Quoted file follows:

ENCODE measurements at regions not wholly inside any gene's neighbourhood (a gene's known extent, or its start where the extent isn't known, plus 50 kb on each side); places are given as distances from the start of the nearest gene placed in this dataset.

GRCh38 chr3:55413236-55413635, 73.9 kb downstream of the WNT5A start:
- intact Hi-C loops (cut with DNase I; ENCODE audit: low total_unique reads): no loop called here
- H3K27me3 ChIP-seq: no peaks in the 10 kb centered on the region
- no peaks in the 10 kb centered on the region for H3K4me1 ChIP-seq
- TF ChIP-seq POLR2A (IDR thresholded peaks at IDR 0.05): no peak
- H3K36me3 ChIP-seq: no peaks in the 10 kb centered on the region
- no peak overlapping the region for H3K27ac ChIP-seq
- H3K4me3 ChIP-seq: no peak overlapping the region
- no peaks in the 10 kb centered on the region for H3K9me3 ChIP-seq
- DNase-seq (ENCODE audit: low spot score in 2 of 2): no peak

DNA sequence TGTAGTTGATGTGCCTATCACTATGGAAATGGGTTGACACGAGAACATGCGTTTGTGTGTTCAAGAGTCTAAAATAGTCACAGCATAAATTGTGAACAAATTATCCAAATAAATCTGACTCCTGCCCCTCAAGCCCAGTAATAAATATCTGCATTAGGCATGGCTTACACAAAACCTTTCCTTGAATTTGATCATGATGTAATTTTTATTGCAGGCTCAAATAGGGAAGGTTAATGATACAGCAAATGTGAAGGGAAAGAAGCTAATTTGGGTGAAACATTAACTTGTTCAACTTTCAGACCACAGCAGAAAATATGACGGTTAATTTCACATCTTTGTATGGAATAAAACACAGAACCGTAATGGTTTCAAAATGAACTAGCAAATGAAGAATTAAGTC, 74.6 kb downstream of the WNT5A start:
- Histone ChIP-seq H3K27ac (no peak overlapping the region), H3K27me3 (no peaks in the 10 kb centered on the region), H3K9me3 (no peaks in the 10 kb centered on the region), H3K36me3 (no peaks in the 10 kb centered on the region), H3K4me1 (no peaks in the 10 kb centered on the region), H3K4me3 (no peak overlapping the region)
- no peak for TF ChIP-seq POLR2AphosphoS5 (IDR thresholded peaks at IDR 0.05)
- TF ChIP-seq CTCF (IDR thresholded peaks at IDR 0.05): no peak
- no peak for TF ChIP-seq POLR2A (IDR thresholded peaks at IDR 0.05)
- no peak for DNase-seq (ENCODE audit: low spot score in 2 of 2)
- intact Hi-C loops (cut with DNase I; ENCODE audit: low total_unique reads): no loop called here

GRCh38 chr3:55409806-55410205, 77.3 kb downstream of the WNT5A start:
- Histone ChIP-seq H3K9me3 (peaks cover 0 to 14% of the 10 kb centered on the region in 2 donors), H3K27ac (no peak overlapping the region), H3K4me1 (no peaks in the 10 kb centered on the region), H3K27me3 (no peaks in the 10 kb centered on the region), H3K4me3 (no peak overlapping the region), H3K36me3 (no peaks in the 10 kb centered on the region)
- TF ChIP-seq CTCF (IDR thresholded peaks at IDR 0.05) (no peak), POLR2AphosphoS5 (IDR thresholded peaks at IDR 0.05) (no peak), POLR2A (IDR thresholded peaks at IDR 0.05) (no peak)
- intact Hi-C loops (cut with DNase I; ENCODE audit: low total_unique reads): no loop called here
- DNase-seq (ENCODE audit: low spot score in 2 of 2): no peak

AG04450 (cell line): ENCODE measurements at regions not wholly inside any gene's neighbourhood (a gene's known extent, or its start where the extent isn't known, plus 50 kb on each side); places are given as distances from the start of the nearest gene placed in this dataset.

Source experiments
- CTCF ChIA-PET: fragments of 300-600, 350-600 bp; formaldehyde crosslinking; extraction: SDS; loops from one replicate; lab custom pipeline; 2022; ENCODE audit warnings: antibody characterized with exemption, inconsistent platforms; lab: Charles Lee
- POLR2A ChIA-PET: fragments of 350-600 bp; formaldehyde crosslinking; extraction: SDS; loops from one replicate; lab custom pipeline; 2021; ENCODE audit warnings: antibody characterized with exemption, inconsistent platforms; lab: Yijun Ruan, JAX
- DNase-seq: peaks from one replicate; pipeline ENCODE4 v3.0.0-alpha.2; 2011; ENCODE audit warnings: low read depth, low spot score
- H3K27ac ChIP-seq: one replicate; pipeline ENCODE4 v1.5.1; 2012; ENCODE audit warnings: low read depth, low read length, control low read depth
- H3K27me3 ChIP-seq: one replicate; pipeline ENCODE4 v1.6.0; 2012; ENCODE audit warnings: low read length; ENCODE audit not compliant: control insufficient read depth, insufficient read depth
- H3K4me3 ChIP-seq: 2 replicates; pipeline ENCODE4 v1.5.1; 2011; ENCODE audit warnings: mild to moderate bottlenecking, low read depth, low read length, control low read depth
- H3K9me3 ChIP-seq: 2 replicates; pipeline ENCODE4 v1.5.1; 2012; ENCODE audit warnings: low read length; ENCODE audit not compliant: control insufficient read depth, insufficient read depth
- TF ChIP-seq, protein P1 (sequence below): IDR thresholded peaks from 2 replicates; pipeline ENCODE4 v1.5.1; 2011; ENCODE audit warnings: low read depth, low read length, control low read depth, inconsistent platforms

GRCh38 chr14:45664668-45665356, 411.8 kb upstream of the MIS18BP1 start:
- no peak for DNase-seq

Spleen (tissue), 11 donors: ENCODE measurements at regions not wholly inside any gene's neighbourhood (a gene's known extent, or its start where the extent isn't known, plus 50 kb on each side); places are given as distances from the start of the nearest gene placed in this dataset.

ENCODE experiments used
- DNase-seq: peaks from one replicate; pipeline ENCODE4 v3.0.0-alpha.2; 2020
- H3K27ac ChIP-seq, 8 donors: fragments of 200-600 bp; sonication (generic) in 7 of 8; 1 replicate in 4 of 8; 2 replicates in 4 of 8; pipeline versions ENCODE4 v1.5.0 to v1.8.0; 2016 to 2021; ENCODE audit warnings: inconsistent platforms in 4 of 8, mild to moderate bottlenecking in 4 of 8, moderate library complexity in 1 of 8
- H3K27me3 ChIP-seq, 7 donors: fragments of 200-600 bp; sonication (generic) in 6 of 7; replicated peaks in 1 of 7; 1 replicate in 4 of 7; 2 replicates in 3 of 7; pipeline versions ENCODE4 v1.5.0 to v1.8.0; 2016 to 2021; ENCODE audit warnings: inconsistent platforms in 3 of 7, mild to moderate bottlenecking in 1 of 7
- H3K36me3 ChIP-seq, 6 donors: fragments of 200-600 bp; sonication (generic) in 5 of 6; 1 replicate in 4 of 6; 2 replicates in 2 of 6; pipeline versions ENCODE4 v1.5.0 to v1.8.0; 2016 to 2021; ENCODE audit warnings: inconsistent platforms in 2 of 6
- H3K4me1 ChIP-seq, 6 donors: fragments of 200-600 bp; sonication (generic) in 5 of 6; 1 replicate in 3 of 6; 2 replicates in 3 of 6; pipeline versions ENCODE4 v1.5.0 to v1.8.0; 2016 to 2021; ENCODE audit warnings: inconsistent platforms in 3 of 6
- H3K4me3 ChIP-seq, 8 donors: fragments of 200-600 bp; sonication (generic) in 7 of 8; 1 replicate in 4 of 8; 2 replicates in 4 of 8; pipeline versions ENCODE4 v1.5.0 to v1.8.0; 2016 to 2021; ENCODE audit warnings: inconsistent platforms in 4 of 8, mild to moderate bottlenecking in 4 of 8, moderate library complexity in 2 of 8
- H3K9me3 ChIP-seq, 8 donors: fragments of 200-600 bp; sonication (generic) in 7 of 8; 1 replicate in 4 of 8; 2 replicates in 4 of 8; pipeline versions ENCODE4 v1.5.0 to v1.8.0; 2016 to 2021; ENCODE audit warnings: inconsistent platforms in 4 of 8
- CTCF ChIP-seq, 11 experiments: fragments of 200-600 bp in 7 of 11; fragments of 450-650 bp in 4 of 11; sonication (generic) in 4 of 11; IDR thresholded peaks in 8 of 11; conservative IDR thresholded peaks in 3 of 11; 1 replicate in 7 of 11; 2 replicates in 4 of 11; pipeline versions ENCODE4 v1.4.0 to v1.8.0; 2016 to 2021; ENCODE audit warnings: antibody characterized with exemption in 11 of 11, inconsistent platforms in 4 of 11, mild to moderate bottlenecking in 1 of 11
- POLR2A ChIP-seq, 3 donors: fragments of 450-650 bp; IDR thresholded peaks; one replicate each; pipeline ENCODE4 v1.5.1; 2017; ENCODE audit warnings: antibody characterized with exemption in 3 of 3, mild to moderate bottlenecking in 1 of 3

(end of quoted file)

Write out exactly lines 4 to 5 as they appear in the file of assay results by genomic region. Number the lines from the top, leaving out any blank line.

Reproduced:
- H3K27me3 ChIP-seq: no peaks in the 10 kb centered on the region
- no peaks in the 10 kb centered on the region for H3K4me1 ChIP-seq